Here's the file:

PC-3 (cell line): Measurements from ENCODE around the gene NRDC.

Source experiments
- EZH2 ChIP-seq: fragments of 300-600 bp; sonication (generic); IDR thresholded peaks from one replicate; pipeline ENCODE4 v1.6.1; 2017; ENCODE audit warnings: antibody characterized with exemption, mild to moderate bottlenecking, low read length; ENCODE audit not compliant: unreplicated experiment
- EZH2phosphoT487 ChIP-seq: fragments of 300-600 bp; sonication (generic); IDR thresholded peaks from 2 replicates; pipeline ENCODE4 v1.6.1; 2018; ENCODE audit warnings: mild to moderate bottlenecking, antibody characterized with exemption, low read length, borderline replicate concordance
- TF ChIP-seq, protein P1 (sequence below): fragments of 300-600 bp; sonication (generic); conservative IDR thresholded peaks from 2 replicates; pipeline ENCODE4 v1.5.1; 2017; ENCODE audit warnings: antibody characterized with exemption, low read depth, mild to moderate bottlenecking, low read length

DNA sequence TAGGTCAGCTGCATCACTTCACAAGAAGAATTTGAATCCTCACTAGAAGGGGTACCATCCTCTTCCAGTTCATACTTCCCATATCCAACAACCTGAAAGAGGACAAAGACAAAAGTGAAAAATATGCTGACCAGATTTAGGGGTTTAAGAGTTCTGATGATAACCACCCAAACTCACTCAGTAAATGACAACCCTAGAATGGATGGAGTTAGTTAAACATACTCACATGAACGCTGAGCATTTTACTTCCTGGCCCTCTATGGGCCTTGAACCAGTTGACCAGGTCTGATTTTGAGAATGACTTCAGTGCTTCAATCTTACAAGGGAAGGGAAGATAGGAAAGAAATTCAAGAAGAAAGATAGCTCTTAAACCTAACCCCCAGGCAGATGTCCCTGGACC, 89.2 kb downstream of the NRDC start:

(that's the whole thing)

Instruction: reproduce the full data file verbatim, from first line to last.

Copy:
PC-3 (cell line): Measurements from ENCODE around the gene NRDC.

Source experiments
- EZH2 ChIP-seq: fragments of 300-600 bp; sonication (generic); IDR thresholded peaks from one replicate; pipeline ENCODE4 v1.6.1; 2017; ENCODE audit warnings: antibody characterized with exemption, mild to moderate bottlenecking, low read length; ENCODE audit not compliant: unreplicated experiment
- EZH2phosphoT487 ChIP-seq: fragments of 300-600 bp; sonication (generic); IDR thresholded peaks from 2 replicates; pipeline ENCODE4 v1.6.1; 2018; ENCODE audit warnings: mild to moderate bottlenecking, antibody characterized with exemption, low read length, borderline replicate concordance
- TF ChIP-seq, protein P1 (sequence below): fragments of 300-600 bp; sonication (generic); conservative IDR thresholded peaks from 2 replicates; pipeline ENCODE4 v1.5.1; 2017; ENCODE audit warnings: antibody characterized with exemption, low read depth, mild to moderate bottlenecking, low read length

DNA sequence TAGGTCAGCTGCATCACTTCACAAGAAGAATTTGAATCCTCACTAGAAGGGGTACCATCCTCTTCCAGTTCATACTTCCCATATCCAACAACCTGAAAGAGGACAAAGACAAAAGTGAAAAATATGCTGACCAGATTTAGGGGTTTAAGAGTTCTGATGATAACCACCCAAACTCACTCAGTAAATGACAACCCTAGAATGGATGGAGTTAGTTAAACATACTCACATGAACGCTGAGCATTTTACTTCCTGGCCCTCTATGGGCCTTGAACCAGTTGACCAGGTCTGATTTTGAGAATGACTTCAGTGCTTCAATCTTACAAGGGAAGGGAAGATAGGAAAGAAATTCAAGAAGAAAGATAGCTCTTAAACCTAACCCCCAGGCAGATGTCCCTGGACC, 89.2 kb downstream of the NRDC start: